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Old 04-24-2006, 01:41 AM   #1
George2
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how to print variable value in Makefile?


Hello everyone,


I want to print variable value of Makefile, but it seems that simple echo command is not working.

This is my Makefile,

--------------------
Foo=newdir
echo $Foo
--------------------

when I execute make, it prints out the following error message,

--------------------
Makefile:2: *** missing separator. Stop.
--------------------

I am using Red Hat Linux 9.0. Does anyone know what is the correct approach to print out the value of a variable?


thanks in advance,
George
 
Old 04-24-2006, 02:25 AM   #2
Dark_Helmet
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It would be extremely beneficial to read the documentation on make. It's very thorough and not too terribly technical in the language it uses. I say that because the Makefile you present demonstrates a basic mistake.

Makefiles aren't like shell scripts. You need to create targets (objects that make tries to create). The make command only looks for commands to execute related to a specific target, and also requires the command to be indented with a tab character as the first character on the line. The documentation describes it a little better. To give you a Makefile that will accomplish what you want, use this:
Code:
Foo=newdir

.PHONY: print_vars

print_vars:
echo $(Foo)
 
Old 04-24-2006, 03:54 AM   #3
George2
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Dark_Helmet.


Quote:
Originally Posted by Dark_Helmet
It would be extremely beneficial to read the documentation on make. It's very thorough and not too terribly technical in the language it uses. I say that because the Makefile you present demonstrates a basic mistake.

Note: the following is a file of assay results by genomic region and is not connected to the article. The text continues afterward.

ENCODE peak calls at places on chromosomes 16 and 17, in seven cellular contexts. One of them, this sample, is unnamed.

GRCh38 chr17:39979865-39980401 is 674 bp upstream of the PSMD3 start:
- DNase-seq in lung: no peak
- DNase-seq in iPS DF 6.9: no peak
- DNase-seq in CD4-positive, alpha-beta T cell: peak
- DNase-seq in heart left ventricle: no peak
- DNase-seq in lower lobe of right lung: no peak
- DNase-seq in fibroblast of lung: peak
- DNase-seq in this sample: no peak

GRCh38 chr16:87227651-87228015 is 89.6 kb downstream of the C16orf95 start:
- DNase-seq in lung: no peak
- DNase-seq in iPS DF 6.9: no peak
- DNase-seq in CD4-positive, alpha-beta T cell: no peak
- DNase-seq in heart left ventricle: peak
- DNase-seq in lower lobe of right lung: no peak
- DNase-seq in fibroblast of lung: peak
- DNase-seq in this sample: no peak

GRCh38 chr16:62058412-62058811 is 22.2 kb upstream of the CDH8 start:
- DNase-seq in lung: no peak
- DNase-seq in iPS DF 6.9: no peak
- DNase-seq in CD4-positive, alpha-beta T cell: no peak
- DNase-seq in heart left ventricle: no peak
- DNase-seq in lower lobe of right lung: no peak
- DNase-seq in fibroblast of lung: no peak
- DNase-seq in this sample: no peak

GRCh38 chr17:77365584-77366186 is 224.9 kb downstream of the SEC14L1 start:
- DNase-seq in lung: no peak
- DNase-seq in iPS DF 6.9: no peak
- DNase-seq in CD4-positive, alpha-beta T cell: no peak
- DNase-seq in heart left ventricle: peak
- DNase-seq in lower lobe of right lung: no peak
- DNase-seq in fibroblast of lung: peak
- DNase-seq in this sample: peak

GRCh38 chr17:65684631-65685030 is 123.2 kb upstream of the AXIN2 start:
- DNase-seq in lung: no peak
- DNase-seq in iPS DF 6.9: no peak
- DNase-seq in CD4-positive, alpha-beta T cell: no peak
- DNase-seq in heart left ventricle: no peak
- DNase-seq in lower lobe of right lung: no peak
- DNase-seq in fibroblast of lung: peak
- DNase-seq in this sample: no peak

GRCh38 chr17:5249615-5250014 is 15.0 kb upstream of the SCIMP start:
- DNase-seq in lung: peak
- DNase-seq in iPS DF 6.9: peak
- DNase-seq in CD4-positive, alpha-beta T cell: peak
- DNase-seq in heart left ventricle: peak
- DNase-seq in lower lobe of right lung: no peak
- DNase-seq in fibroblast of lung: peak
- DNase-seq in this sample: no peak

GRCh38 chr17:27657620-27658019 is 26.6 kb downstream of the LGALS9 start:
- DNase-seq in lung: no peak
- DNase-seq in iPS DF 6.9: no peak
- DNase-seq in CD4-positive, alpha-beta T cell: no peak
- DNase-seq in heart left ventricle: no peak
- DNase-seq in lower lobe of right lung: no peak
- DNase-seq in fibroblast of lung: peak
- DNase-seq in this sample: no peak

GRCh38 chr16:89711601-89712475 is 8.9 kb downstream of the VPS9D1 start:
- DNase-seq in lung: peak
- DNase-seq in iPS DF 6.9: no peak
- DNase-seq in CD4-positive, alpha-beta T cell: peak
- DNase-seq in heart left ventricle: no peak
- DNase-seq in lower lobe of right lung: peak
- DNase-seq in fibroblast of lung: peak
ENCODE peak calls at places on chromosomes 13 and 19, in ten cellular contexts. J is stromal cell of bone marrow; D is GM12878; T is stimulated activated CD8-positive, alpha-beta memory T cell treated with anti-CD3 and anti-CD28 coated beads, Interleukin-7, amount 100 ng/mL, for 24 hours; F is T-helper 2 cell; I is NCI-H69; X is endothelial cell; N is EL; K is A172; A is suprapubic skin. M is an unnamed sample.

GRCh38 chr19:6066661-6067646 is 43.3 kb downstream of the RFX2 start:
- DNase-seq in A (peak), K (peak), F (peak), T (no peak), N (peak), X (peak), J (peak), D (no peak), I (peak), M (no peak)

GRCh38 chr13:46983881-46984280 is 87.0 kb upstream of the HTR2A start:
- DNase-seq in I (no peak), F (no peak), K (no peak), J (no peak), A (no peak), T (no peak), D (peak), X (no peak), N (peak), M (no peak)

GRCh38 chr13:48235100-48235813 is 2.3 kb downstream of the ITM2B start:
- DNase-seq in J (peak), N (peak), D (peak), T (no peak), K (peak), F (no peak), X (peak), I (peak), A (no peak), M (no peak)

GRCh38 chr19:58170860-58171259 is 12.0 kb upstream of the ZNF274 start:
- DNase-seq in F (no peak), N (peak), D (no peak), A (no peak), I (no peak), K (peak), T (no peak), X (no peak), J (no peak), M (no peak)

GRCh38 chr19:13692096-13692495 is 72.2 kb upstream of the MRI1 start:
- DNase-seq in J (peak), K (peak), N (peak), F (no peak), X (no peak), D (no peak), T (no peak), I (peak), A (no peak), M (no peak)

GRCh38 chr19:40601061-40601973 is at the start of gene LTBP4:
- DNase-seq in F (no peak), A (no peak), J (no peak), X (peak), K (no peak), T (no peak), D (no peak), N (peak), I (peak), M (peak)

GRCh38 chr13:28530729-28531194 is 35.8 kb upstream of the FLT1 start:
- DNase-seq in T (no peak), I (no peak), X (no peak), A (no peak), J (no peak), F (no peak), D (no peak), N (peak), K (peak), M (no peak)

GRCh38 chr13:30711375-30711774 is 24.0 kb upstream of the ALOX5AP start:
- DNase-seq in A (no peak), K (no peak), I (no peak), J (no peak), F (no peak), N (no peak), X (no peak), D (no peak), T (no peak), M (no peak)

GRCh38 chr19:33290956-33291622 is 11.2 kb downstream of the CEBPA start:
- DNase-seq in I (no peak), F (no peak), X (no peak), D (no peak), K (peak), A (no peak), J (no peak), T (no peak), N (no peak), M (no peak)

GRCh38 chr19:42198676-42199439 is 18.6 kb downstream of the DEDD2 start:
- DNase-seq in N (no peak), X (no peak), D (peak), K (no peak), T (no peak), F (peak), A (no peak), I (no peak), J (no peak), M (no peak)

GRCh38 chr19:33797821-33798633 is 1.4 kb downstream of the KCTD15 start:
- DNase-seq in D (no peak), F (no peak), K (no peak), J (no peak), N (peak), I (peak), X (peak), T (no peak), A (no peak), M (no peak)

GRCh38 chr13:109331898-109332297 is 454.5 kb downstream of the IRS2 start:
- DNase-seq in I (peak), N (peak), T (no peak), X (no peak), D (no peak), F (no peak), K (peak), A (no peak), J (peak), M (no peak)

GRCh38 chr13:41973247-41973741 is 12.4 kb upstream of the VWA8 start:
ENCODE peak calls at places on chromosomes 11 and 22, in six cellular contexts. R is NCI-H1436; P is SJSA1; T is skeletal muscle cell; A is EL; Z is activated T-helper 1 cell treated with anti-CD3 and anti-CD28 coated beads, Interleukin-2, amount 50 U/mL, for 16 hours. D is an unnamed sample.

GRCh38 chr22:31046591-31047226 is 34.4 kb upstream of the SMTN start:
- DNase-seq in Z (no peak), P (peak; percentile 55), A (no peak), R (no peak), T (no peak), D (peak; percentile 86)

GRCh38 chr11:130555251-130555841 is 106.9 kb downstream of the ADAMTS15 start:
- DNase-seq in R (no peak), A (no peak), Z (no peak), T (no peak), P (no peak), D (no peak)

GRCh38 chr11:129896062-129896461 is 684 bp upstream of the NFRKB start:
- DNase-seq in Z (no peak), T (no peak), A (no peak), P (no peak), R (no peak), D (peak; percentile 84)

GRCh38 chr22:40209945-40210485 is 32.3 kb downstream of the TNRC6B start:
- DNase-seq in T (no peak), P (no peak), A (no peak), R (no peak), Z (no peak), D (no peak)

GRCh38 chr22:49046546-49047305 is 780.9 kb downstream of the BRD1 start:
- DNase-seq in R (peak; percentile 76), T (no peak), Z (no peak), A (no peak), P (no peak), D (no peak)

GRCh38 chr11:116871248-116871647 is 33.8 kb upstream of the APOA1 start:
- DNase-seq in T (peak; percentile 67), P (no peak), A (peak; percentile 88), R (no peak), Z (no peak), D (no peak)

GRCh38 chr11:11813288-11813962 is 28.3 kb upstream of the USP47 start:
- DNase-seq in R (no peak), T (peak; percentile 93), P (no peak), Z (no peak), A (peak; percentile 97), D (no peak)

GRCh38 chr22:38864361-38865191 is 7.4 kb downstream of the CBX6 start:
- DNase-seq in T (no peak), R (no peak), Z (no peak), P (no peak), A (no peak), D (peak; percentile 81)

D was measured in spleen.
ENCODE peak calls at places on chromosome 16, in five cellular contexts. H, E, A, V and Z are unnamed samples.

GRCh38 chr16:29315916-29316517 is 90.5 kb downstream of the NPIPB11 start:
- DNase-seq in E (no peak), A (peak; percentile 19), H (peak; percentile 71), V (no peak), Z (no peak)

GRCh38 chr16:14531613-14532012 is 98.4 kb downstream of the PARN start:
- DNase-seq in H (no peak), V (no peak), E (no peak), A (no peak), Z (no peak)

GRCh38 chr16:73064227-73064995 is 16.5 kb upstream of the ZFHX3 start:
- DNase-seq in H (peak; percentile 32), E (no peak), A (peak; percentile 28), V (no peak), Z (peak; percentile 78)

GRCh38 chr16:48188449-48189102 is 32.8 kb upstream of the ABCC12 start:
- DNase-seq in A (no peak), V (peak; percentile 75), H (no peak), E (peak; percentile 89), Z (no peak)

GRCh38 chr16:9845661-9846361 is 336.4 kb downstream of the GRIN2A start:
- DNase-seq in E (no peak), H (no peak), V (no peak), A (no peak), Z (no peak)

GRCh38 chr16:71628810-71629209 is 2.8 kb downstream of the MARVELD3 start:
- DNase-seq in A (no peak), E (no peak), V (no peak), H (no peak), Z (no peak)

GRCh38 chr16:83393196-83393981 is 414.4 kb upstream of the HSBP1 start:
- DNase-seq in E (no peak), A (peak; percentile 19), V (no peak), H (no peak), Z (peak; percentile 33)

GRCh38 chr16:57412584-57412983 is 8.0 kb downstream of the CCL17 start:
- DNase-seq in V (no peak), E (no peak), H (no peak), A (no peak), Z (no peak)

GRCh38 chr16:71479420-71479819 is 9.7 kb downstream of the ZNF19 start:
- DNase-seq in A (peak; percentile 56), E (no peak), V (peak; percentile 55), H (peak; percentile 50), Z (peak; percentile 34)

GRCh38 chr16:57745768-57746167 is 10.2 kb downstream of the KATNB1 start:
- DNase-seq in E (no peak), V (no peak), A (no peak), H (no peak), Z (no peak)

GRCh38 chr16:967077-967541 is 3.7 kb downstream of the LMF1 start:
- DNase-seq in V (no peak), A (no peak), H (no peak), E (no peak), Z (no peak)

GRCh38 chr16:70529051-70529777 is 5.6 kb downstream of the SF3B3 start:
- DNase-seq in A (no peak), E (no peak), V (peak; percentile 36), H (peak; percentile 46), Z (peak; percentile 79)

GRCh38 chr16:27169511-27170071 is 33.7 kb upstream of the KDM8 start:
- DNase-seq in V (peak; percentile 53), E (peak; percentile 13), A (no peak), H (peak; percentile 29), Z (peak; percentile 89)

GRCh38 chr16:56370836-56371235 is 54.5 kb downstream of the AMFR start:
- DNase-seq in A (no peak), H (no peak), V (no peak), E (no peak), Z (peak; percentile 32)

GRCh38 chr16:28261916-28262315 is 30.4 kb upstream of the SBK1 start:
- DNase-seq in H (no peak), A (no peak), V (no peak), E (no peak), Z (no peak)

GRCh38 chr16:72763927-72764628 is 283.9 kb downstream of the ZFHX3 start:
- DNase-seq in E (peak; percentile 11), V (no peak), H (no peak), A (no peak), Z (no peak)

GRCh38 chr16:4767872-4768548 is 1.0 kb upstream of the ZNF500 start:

Makefiles aren't like shell scripts. You need to create targets (objects that make tries to create). The make command only looks for commands to execute related to a specific target, and also requires the command to be indented with a tab character as the first character on the line. The documentation describes it a little better. To give you a Makefile that will accomplish what you want, use this:
Code:
Foo=newdir

.PHONY: print_vars

print_vars:
echo $(Foo)
Thank you for your great reply! I would like to read through the Makefile document. But I do not know which document do you mean. Could you provide an URL please?

Another question is that, what is the use of .PHONY target? I think the following Makefile will work the same,

Code:
Foo=newdir
print_vars:
echo $(Foo)

regards,
George
 
Old 04-24-2006, 10:27 AM   #4
Dark_Helmet
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The ".PHONY" tag is a special "target" that tells the Makefile there are no dependencies to check against. In short, any target listed as a phony will always execute the commands for the target no matter what. Contrast that behavior with a normal target (one with .c or .h file dependencies) where the commands to create the target are only executed if one or more of the dependencies has changed.

The documentation I was referring to is located here:
Make manual
 
Old 04-25-2006, 02:01 AM   #5
George2
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Thanks Dark_Helmet,


Quote:
Originally Posted by Dark_Helmet
The ".PHONY" tag is a special "target" that tells the Makefile there are no dependencies to check against. In short, any target listed as a phony will always execute the commands for the target no matter what. Contrast that behavior with a normal target (one with .c or .h file dependencies) where the commands to create the target are only executed if one or more of the dependencies has changed.

The documentation I was referring to is located here:
Make manual